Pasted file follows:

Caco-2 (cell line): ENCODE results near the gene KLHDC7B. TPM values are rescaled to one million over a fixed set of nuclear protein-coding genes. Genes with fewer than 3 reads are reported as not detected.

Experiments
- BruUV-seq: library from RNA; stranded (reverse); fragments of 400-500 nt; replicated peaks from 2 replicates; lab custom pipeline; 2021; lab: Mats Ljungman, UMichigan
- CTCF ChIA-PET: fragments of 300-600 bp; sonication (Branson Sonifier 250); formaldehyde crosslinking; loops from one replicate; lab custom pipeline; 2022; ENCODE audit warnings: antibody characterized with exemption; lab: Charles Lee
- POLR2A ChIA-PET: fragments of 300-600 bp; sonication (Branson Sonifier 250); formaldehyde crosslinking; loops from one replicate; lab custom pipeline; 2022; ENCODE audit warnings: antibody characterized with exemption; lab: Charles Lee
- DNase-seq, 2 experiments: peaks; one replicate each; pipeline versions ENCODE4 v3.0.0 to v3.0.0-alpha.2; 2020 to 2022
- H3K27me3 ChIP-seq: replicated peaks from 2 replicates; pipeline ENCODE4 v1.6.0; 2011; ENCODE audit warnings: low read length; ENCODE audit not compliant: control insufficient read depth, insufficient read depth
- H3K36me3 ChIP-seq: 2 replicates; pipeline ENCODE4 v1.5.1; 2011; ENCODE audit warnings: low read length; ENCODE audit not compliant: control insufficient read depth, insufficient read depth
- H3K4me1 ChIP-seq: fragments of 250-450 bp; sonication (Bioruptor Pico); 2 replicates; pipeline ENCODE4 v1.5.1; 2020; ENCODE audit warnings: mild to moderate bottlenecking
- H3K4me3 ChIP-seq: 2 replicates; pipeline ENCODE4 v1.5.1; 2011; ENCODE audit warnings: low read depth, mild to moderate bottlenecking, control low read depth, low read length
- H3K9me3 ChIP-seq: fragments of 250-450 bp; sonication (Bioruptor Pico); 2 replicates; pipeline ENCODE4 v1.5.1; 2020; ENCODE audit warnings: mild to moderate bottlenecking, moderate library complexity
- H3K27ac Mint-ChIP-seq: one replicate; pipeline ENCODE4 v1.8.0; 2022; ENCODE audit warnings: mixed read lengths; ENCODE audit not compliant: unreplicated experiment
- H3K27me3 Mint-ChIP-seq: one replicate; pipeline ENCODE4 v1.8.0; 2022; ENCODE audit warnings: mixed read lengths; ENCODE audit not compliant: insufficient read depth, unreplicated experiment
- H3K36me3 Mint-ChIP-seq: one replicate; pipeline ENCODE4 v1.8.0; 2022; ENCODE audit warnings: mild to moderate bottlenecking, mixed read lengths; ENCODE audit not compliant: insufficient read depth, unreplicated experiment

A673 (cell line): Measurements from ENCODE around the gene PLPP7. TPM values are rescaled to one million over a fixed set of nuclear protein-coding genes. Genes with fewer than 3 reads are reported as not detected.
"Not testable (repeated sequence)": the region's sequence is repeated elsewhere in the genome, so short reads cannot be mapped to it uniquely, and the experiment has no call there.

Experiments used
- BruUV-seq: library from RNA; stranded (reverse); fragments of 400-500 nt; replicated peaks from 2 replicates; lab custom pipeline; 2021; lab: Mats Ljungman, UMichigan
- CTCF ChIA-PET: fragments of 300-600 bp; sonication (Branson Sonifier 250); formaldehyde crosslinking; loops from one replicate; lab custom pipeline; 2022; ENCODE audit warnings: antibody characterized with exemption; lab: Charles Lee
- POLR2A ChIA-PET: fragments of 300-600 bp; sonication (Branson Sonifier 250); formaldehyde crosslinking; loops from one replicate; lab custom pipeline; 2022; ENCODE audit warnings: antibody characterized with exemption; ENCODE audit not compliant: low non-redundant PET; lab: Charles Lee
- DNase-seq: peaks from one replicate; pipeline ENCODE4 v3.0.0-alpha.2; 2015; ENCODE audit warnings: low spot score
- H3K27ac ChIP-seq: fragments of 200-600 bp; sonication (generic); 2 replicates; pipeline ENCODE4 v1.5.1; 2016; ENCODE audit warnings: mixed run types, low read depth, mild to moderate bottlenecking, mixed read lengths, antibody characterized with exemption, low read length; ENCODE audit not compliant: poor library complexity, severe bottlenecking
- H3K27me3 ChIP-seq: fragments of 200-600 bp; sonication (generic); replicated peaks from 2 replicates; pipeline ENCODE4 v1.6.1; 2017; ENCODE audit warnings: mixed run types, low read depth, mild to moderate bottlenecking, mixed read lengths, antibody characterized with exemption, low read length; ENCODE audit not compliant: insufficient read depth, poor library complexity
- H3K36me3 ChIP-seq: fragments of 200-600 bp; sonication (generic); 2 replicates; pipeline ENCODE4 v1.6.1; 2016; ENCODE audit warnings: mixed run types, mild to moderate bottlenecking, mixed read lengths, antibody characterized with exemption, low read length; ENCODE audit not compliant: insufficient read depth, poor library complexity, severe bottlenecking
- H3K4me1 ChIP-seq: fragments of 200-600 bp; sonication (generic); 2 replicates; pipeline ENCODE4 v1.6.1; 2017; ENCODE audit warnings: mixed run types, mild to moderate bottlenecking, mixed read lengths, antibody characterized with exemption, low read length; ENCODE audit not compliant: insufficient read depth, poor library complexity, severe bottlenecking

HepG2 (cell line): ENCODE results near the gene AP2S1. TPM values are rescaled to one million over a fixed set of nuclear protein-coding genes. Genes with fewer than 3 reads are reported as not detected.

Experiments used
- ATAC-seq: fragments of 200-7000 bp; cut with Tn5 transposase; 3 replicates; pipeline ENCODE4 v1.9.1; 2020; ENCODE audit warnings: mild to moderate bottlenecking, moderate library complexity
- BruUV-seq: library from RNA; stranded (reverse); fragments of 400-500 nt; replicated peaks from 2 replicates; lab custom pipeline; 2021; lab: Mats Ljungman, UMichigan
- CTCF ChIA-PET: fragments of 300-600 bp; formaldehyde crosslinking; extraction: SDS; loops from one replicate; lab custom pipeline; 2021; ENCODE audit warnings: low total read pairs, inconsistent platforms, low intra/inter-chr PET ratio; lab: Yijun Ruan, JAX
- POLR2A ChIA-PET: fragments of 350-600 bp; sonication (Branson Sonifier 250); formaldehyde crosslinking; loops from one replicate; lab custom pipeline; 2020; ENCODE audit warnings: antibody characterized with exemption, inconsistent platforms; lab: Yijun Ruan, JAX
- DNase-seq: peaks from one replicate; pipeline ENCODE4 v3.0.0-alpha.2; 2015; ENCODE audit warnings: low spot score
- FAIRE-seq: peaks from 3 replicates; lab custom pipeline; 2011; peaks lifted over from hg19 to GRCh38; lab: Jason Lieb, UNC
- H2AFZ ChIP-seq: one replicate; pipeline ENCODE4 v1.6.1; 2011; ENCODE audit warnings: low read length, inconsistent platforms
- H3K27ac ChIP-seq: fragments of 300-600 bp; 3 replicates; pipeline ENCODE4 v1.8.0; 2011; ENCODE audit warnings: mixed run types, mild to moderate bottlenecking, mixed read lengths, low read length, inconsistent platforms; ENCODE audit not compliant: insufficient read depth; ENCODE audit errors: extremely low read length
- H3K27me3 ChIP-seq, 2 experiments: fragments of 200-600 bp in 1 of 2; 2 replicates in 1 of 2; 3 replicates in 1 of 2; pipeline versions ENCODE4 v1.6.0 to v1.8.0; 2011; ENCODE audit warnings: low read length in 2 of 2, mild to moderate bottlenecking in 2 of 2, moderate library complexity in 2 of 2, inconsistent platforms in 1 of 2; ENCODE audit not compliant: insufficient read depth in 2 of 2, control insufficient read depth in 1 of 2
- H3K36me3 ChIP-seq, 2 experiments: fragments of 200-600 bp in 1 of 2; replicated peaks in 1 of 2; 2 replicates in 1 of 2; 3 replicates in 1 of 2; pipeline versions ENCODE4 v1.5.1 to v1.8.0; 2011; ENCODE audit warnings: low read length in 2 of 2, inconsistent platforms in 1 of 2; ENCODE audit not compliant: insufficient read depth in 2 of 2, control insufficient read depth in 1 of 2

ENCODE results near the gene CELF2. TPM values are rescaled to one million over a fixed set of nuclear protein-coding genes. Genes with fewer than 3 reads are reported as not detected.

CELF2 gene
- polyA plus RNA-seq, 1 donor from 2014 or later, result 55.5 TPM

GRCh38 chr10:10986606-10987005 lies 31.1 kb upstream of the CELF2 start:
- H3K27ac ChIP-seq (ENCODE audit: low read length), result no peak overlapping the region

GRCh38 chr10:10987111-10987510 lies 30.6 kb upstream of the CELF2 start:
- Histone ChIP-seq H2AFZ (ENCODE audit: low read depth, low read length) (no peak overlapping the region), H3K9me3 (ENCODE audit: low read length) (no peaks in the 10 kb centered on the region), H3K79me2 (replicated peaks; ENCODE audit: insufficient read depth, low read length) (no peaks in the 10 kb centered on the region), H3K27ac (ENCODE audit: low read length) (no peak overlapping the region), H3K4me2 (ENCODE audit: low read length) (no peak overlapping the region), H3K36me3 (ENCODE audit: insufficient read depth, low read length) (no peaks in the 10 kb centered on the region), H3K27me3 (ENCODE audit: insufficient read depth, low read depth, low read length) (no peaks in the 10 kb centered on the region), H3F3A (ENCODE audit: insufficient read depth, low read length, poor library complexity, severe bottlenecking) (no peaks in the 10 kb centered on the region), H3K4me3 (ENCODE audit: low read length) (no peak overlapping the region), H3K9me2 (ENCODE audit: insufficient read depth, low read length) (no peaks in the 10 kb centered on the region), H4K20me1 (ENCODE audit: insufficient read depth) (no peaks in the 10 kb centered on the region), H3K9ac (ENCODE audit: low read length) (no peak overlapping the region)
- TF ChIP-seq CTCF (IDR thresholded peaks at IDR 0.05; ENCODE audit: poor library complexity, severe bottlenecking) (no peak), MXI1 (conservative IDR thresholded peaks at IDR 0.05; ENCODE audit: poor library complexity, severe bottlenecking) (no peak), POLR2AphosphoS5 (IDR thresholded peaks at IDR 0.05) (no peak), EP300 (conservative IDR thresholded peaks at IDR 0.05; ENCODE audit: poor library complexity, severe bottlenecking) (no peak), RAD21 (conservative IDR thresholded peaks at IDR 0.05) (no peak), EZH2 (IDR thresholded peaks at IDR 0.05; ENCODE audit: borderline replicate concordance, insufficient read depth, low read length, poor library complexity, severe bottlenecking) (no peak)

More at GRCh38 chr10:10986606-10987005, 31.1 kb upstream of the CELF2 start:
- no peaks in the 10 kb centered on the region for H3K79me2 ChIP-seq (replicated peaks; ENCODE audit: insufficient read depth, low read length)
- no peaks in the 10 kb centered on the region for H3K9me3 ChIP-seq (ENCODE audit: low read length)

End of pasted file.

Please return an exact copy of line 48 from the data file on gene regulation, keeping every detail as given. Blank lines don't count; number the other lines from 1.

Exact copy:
- no peaks in the 10 kb centered on the region for H3K9me3 ChIP-seq (ENCODE audit: low read length)